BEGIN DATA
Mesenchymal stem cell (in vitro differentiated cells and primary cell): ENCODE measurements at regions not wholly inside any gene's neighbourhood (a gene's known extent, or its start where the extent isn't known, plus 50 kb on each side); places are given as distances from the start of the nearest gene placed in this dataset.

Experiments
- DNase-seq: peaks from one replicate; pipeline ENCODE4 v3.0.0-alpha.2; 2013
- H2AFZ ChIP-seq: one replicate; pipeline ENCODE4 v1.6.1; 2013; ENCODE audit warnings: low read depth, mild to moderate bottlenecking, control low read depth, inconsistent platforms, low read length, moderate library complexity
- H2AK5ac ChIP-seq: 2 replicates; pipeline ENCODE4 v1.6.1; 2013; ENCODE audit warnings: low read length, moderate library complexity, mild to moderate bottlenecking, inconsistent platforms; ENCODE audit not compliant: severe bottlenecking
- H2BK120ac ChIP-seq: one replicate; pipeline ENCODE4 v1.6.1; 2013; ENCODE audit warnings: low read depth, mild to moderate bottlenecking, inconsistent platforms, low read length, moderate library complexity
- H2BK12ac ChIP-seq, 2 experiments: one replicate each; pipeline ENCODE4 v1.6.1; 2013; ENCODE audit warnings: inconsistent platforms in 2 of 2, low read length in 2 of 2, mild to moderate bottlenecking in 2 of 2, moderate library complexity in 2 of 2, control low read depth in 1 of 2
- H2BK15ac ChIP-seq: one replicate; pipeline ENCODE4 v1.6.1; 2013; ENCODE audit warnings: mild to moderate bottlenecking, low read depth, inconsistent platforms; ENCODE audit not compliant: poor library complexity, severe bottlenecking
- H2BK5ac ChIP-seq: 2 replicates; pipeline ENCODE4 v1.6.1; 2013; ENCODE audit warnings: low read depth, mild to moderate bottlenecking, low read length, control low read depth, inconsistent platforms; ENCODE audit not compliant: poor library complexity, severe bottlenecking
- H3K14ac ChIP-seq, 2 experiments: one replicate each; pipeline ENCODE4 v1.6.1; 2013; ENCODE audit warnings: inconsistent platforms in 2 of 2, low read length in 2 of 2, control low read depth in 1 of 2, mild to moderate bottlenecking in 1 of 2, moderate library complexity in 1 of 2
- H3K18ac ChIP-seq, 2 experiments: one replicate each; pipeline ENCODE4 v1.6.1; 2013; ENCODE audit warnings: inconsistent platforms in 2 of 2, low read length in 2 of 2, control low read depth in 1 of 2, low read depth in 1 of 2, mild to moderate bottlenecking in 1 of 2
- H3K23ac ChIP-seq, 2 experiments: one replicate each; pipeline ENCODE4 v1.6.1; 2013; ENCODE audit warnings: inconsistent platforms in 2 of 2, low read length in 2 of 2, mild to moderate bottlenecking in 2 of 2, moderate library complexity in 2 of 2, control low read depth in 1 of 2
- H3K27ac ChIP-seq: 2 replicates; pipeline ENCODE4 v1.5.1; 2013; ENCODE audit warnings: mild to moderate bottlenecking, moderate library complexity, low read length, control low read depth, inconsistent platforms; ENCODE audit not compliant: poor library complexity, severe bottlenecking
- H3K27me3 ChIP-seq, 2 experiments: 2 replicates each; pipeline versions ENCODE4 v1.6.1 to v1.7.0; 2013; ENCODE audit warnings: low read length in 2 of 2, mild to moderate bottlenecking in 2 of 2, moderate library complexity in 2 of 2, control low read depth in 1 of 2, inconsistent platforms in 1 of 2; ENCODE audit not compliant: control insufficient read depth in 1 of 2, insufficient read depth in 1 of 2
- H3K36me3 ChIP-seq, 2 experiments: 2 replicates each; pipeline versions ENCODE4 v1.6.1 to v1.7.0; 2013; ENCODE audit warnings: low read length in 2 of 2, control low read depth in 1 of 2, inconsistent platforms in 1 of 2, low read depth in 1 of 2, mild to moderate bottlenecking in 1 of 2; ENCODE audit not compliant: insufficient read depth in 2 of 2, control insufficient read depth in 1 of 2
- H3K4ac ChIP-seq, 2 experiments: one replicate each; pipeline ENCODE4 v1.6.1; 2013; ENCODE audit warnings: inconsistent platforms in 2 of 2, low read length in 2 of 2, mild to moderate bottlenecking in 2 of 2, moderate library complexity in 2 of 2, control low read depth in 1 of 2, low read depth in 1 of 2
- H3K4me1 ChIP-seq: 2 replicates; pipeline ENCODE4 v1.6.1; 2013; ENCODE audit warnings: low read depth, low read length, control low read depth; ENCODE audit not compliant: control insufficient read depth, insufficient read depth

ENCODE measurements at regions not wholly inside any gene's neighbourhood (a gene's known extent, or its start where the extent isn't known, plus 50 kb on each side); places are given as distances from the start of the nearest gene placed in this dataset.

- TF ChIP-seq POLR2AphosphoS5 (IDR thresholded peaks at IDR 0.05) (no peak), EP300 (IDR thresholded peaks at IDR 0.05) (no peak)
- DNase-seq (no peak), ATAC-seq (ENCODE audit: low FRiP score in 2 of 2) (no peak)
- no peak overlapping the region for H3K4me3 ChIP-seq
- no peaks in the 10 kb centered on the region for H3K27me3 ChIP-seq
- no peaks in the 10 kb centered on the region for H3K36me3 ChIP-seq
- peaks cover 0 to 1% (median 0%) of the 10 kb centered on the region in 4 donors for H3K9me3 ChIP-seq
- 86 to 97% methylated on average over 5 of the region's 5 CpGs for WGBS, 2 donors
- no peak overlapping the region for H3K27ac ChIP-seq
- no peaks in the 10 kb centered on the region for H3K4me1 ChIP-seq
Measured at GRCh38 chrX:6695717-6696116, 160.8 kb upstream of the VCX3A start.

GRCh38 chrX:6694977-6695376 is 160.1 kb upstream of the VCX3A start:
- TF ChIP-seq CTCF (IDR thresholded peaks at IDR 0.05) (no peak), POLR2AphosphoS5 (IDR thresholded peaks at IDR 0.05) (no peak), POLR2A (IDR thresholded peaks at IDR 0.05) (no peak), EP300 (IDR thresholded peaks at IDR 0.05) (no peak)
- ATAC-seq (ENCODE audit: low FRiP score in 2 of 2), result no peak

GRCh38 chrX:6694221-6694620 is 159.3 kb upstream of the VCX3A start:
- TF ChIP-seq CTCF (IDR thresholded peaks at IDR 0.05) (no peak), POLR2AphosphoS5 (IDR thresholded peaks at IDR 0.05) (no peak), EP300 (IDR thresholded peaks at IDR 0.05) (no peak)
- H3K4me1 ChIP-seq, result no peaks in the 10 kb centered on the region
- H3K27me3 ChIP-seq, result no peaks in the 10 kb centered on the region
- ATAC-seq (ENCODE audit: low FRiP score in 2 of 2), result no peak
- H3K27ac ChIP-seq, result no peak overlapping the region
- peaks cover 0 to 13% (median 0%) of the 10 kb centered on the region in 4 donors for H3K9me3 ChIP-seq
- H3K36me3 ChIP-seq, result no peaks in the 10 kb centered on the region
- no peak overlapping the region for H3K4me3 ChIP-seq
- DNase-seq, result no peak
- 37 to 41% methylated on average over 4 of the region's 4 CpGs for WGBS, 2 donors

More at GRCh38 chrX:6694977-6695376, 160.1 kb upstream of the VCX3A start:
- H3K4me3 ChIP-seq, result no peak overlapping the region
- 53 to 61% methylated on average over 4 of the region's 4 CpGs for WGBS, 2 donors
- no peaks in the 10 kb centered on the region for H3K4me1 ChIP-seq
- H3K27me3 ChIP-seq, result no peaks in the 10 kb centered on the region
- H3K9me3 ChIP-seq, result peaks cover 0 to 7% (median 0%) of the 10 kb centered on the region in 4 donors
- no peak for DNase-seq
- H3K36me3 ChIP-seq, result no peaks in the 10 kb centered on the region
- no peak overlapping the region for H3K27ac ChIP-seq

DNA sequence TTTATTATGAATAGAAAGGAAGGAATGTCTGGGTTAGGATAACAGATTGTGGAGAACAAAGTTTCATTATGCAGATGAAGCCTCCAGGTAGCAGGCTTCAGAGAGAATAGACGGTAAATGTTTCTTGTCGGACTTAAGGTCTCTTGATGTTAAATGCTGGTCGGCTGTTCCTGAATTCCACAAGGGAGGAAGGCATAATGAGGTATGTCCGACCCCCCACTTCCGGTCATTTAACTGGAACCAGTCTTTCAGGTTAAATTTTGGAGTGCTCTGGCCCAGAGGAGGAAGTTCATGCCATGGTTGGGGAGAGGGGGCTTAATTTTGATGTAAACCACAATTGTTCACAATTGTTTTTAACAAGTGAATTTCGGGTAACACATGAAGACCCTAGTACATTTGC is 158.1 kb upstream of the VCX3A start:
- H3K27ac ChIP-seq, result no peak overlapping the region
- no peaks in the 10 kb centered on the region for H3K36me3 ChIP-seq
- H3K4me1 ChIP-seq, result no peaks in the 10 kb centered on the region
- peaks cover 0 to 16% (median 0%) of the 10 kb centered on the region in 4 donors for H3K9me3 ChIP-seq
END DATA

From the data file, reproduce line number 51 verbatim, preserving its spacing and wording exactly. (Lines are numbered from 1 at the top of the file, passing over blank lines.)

- no peak overlapping the region for H3K27ac ChIP-seq